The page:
On brackets in alcove C are reproductions of Cretan lamp stands, found at Knossos and dated vaguely in the period from 1700 to 1400 B. C. Two portable lamps of about the same period are reproduced in case IV, one from Crete (No. 10) and the other from Greece (No. 20).
The most important objects in case IV are the reproductions of stone vases. Among them are three (Nos. 14, 15, 16), the originals of which, now in the Museum at Candia, are made of black steatite. The relief work on these vases was once coated with gilt, so as to imitate metal vases with hammered relief. In this connection it is interesting to compare with these vases a fragment of a metal “filler,” decorated with a scene of the siege of an Ægean town (case II, No. 14). The first of these three vases, all of which were found at a site called Hagia Triada in Crete, is the Chieftain Vase, so called from its representation of a commander giving instructions to a lesser officer and three soldiers (No. 14). The cup is noted for the simplicity and charm of its decoration, which, in effect, is not unlike a Greek vase painting of the best period. The second vase (No. 15) is a “filler” with four bands of decoration, scenes of boxing and bull leaping. The third vase (No. 16) is the most famous of the three. It is a fragmentary jar, decorated with a procession of singing men, marching with flails on their shoulders. They wear loin cloths, and follow a leader who is dressed in a great capote and carries a long stick. One of the men shakes a sistrum. The vase is notable for a successful effort at perspective. The skilful way in which three and even four heads are represented one behind another is distinctly superior to the technique of Egyptian reliefs, and makes one think involuntarily of the overlapping heads of the horses on the Parthenon frieze.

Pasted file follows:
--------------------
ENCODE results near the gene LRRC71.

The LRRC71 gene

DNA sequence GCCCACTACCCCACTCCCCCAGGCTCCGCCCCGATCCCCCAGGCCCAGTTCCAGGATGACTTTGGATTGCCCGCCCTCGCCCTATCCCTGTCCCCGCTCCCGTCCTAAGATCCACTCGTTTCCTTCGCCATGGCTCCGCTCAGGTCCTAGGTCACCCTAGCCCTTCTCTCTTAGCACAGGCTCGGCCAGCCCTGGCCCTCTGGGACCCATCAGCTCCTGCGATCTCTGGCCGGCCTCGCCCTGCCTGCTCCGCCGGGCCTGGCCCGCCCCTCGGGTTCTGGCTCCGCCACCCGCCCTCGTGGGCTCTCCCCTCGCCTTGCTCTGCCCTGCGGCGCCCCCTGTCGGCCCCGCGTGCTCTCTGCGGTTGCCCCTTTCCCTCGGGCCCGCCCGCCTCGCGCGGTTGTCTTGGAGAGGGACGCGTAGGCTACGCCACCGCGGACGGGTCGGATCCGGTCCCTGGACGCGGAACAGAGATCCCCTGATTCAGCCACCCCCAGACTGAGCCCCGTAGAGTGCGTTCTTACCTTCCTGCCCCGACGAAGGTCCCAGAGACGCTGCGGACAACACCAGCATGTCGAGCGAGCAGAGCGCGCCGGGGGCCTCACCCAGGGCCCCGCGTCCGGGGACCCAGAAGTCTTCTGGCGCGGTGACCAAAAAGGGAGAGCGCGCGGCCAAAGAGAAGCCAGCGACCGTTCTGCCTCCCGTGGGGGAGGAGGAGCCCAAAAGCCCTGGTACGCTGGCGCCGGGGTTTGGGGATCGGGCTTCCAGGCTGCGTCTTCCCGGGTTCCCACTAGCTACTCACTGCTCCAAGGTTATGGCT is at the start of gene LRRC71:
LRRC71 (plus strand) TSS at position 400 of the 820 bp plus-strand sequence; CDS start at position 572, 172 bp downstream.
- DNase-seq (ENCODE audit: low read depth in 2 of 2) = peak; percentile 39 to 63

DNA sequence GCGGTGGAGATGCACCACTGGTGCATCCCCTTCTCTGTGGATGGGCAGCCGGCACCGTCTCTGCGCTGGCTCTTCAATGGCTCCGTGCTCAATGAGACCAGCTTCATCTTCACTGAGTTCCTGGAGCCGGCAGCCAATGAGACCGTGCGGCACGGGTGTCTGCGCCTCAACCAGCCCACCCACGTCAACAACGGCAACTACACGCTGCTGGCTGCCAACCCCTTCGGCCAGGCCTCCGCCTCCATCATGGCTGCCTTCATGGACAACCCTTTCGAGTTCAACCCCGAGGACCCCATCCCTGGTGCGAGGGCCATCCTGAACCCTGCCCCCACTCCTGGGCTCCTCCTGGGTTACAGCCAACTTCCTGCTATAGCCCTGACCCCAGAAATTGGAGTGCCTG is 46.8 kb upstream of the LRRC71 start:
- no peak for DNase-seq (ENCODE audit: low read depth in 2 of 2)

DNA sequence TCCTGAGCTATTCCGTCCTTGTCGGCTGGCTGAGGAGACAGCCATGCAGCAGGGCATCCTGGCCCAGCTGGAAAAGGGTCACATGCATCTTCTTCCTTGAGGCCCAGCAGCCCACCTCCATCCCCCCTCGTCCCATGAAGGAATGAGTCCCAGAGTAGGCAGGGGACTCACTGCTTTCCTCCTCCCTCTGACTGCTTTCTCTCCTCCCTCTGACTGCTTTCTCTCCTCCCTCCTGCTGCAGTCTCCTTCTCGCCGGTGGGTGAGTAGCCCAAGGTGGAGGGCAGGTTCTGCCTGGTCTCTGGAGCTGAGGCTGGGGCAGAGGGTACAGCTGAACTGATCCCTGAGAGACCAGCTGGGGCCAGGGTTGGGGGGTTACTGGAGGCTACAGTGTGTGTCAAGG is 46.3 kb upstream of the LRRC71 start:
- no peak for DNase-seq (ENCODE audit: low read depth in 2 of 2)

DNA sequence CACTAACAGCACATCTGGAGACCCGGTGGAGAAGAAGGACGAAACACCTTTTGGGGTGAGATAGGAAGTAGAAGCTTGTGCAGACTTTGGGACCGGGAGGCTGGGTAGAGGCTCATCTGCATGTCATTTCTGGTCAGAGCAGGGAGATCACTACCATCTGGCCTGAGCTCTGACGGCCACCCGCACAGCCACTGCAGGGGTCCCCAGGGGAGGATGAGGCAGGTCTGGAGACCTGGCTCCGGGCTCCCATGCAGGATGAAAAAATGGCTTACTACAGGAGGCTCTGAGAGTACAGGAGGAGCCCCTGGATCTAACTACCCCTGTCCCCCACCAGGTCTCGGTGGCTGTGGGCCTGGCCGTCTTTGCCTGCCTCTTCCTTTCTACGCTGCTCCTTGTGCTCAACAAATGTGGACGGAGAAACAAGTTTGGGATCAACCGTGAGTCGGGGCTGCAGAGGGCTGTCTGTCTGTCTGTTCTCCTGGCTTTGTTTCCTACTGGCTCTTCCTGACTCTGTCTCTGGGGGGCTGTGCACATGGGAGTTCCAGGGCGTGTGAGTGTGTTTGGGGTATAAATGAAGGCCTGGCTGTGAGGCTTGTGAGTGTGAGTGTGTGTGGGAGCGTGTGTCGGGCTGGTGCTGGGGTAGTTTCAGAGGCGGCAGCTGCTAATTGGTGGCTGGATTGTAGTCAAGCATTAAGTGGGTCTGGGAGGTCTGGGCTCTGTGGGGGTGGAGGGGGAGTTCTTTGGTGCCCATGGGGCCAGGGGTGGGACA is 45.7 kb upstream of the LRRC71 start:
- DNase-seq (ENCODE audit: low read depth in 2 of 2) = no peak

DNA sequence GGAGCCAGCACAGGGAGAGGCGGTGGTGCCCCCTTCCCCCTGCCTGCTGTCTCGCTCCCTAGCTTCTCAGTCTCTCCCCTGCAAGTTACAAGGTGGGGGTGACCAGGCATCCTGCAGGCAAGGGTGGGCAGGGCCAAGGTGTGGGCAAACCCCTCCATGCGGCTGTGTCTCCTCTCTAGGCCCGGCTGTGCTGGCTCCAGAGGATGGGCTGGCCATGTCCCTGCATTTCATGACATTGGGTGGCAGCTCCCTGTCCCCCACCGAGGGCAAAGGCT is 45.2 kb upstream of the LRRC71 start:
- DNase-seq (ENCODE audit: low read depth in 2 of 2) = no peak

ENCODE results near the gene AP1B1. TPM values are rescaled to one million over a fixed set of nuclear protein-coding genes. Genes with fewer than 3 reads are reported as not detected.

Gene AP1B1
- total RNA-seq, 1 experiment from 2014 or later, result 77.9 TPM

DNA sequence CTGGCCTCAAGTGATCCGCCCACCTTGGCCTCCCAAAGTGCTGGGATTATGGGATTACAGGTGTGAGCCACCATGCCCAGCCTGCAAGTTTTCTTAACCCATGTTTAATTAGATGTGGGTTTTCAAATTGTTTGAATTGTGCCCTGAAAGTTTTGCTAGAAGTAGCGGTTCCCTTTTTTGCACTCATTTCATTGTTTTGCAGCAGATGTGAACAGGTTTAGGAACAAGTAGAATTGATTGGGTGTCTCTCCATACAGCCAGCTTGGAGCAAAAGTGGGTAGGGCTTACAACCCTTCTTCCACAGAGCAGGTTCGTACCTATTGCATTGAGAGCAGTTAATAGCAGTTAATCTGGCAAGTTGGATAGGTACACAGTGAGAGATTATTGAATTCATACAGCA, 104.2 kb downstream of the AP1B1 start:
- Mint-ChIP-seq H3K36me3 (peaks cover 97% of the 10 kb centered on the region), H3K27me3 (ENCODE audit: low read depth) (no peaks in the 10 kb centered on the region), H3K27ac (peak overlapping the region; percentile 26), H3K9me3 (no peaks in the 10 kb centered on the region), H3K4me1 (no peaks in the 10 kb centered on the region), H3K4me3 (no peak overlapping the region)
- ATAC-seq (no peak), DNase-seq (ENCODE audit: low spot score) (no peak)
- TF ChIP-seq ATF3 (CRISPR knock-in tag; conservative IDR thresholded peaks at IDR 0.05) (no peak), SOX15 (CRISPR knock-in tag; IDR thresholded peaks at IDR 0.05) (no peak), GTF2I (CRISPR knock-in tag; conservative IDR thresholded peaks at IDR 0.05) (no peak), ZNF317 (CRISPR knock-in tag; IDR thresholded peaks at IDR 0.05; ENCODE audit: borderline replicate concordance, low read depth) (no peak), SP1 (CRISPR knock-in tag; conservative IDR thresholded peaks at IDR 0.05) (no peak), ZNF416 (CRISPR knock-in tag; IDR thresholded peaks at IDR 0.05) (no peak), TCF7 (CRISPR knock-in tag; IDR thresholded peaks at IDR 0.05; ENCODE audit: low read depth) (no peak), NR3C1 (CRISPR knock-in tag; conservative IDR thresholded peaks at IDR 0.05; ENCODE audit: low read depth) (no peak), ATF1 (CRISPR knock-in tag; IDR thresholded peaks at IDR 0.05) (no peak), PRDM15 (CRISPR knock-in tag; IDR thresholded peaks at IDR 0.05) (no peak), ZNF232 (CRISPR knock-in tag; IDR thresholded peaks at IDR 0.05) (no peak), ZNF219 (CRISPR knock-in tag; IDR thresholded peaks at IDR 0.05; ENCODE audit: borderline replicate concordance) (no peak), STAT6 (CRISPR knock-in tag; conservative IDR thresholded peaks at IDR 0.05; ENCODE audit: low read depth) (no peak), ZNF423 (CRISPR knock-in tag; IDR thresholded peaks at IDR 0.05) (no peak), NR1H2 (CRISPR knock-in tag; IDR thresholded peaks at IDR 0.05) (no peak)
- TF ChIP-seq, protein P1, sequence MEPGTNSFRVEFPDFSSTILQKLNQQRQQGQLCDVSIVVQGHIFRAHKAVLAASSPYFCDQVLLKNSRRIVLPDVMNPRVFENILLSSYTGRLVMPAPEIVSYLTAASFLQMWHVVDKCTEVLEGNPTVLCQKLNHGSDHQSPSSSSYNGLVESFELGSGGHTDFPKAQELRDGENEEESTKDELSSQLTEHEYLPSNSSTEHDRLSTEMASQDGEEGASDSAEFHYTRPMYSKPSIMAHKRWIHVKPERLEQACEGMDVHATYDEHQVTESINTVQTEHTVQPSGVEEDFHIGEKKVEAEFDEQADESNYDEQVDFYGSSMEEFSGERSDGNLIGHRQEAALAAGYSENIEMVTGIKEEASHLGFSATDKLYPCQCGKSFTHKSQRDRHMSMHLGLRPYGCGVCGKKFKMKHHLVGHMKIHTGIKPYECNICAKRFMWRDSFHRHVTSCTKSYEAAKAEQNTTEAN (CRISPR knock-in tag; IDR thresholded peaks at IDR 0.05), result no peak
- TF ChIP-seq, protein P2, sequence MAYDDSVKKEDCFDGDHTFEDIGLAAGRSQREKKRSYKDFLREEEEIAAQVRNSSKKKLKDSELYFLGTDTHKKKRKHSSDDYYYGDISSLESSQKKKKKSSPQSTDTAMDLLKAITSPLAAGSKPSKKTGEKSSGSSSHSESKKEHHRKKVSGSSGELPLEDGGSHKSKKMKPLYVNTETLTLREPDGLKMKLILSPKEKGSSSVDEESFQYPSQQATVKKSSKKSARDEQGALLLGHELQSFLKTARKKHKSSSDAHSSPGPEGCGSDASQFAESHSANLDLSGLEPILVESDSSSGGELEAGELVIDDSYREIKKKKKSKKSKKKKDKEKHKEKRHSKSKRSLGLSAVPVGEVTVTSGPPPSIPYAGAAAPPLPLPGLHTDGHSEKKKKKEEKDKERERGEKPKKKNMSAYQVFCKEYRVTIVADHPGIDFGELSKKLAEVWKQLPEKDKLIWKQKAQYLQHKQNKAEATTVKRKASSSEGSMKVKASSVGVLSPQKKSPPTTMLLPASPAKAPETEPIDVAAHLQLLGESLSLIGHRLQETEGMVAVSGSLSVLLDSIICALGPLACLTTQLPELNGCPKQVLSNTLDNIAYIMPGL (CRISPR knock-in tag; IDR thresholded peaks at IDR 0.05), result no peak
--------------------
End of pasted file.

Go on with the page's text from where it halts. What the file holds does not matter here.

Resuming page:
One point is always to be borne in mind when studying Ægean art—the Ægeans produced all their art except their mural frescoes on a small scale. So far as we can tell, their skill was limited to vases, statuettes and gem cutting. They did not make large statues nor large reliefs.